In reading and participating on these forums the last few days, it is abundantly clear that many MMMers are completely clueless on what this is going to do to our economy and clueless on the state of most small businesses in the US.

I've been saying on other social media platforms that we (USA) have chosen the worst possible option. We either needed to go full draconian and close everything down for 2-3 weeks Nationwide with no exceptions similar to what China did, or we should have instructed the vulnerable on how to quarantine and let the economy keep chugging.

I'm not convinced we've flattened the curve at all due to the irresponsible actions from most Americans who are paying no attention to the suggestions. I guess that is the American way of thinking for you.

We're going to wind up with a world wide depression, and if you look at the hockey stick charts from Covid 19 cases in USA, we're going to end up as bad or worse than Italy.


dividendman

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Re: Are we at the beginning of a depression?
« Reply #125 on: March 22, 2020, 08:33:49 PM »
"Federal Reserve Bank of St. Louis President James Bullard predicted the U.S. unemployment rate may hit 30% in the second quarter because of shutdowns to combat the coronavirus, with an unprecedented 50% drop in gross domestic product."

https://www.bloomberg.com/news/articles/2020-03-22/fed-s-bullard-says-u-s-jobless-rate-may-soar-to-30-in-2q?srnd=premium

Wel,l that doesn't sound good.

I mean, what do you expect when you forcibly close everything?

That our leaders don't understand that businesses don't keep months of cash on hand to float their business is also kind of concerning, and further, that supply chains that rely on each other will then close because our economy is inter-dependent. Not even going to get into the amount of people here on MMM that think this is no big deal. We're doing irreparable harm to our economy. Businesses aren't going to magically re-open once the states end their quarantines. They're going to cease to exist.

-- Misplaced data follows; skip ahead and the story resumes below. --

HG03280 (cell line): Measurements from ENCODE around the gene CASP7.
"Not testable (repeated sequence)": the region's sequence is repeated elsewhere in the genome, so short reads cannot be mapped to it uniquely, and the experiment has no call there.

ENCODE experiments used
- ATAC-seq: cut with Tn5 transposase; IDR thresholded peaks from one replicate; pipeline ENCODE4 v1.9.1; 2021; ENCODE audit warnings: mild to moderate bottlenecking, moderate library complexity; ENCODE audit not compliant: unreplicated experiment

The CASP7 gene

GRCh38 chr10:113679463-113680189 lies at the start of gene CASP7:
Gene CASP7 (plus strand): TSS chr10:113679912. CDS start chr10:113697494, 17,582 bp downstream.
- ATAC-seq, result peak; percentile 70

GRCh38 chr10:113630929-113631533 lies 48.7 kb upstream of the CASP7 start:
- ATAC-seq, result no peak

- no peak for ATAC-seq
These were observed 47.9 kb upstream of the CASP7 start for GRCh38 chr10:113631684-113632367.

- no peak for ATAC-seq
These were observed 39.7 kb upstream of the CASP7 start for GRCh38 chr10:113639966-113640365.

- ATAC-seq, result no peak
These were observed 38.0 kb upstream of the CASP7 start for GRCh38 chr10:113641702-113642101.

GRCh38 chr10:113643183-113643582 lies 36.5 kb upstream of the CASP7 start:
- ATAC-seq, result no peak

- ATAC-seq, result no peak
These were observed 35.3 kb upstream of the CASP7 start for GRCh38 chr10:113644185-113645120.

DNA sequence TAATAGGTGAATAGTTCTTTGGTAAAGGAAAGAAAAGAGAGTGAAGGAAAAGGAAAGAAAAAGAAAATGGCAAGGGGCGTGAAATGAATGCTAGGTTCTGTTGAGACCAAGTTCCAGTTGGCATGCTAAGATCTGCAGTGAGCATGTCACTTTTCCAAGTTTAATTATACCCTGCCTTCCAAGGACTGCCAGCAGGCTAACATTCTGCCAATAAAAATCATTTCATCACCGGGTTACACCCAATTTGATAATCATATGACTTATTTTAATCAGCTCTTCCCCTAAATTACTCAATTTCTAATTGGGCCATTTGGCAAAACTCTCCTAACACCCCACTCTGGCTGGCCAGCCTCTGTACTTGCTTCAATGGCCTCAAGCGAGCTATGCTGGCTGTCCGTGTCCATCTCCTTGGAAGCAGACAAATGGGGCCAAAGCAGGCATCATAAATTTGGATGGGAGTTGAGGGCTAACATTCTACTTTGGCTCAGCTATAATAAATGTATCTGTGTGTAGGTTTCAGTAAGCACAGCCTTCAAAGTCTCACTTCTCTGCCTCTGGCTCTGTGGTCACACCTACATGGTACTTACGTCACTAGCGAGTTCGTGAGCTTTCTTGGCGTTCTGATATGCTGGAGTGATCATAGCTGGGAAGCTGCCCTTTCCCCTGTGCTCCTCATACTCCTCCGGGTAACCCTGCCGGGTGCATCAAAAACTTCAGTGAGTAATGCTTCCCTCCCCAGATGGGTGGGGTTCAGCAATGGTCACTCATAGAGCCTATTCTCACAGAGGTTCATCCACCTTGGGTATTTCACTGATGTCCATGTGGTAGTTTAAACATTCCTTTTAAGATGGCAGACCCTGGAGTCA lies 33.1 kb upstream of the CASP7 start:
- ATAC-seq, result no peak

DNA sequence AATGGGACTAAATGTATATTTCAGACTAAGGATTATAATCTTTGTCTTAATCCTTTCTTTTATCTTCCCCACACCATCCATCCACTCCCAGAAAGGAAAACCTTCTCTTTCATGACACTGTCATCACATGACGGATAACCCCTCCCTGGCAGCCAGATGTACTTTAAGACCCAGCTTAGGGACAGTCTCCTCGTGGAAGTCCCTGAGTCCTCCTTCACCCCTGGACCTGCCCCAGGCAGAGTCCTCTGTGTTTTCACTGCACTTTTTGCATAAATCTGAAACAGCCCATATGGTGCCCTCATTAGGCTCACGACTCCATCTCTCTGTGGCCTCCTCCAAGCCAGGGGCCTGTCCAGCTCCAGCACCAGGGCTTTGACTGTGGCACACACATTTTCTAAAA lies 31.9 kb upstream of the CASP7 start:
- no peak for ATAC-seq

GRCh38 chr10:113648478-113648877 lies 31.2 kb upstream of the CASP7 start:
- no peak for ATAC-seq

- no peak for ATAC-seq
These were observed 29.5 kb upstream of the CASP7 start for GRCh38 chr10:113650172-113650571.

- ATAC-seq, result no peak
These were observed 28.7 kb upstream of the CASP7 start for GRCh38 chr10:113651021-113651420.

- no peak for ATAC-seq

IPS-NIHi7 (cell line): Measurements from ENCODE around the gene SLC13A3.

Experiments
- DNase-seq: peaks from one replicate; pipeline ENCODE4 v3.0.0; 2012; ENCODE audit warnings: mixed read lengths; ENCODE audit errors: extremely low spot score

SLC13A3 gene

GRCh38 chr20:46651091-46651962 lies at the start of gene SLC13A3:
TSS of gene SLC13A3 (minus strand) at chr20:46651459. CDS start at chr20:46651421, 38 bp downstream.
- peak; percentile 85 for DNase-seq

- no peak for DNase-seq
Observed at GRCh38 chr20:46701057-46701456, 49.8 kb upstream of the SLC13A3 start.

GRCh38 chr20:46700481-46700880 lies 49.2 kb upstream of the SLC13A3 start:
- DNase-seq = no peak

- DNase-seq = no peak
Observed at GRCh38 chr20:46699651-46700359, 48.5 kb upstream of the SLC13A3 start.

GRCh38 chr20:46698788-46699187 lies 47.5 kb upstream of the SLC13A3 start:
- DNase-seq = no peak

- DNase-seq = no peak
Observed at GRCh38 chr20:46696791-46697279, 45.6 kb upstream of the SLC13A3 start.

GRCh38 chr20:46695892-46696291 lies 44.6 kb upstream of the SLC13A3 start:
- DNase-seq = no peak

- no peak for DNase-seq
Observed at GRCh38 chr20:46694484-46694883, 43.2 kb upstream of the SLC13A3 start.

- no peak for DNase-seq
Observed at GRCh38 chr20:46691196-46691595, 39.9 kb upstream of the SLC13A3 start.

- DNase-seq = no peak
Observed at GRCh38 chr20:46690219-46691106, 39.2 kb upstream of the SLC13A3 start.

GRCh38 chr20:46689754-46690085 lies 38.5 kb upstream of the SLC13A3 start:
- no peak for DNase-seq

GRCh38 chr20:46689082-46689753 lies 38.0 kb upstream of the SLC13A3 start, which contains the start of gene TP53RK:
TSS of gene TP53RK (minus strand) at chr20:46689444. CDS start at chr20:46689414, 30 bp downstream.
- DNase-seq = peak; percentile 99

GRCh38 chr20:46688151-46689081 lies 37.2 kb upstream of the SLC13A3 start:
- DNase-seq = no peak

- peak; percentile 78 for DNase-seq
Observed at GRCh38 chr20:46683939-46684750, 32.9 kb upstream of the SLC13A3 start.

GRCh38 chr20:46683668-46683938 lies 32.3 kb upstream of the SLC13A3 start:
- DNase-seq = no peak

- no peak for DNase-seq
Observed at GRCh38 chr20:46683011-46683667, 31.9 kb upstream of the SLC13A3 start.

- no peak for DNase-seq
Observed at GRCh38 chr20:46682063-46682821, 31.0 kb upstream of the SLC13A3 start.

I was about to share what @Buffaloski Boris shared and then was going to comment pretty much exactly what @fattest_foot said.

In reading and participating on these forums the last few days, it is abundantly clear that many MMMers are completely clueless on what this is going to do to our economy and clueless on the state of most small businesses in the US.

I've been saying on other social media platforms that we (USA) have chosen the worst possible option. We either needed to go full draconian and close everything down for 2-3 weeks Nationwide with no exceptions similar to what China did, or we should have instructed the vulnerable on how to quarantine and let the economy keep chugging.

I'm not convinced we've flattened the curve at all due to the irresponsible actions from most Americans who are paying no attention to the suggestions. I guess that is the American way of thinking for you.

We're going to wind up with a world wide depression, and if you look at the hockey stick charts from Covid 19 cases in USA, we're going to end up as bad or worse than Italy.

I agree.

Mighty-Dollar

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Re: Are we at the beginning of a depression?
« Reply #126 on: March 22, 2020, 08:37:08 PM »
I wouldn’t be surprised to see the Dow below 10,000 in the next couple of months.
That would take us to 1999 levels. Do you really think that the last 20+ years were all for not?

Buffaloski Boris

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Re: Are we at the beginning of a depression?
« Reply #127 on: March 22, 2020, 08:41:26 PM »
People have a normalcy bias because they’re used to things being normal. Essentially closing down your economy for 2 or 6 or 12 weeks not normal. This is going to cause a heck of a lot of damage. As other posters have noted, a lot of small businesses are simply not going to reopen. That’s particularly problematic given that they’re the primary employers in our country.

I believe a depression is probably a foregone conclusion. The question is the length and the lasting economic damage it does. And then there will be the cultural repercussions. I do believe that there will be some silver linings with some very dark clouds.

Kronsey

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Re: Are we at the beginning of a depression?
« Reply #128 on: March 22, 2020, 09:03:29 PM »
This is going to cause a heck of a lot of damage. As other posters have noted, a lot of small businesses are simply not going to reopen. That’s particularly problematic given that they’re the primary employers in our country.

+1